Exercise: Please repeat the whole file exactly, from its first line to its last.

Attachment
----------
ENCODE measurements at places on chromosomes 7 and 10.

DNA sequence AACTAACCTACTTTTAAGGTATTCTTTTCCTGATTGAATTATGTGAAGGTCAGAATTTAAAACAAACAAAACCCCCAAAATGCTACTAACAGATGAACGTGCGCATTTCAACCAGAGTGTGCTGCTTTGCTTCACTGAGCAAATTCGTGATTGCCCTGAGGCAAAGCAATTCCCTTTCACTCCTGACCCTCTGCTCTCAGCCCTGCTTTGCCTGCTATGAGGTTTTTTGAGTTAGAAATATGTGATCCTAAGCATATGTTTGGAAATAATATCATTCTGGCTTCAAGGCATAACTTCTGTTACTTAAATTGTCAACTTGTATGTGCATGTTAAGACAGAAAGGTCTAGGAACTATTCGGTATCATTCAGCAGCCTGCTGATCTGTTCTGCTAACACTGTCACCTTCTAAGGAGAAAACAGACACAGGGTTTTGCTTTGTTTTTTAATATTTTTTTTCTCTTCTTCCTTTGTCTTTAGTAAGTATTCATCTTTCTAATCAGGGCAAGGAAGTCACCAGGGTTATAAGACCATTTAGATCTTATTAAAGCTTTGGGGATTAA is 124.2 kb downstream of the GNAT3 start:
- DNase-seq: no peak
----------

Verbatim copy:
ENCODE measurements at places on chromosomes 7 and 10.

DNA sequence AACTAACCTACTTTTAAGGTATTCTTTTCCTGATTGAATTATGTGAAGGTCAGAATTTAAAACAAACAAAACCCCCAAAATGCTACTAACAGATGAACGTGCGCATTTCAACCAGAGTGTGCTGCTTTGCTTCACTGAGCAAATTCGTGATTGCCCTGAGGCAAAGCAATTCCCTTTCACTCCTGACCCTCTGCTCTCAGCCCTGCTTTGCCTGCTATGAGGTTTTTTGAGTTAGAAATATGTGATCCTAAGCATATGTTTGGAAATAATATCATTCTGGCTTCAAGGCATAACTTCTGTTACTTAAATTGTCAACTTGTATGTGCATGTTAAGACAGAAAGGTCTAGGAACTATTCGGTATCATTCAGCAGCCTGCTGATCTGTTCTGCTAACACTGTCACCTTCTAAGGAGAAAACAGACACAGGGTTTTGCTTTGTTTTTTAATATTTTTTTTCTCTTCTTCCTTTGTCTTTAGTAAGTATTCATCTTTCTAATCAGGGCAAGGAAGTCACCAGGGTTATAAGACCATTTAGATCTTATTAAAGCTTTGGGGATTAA is 124.2 kb downstream of the GNAT3 start:
- DNase-seq: no peak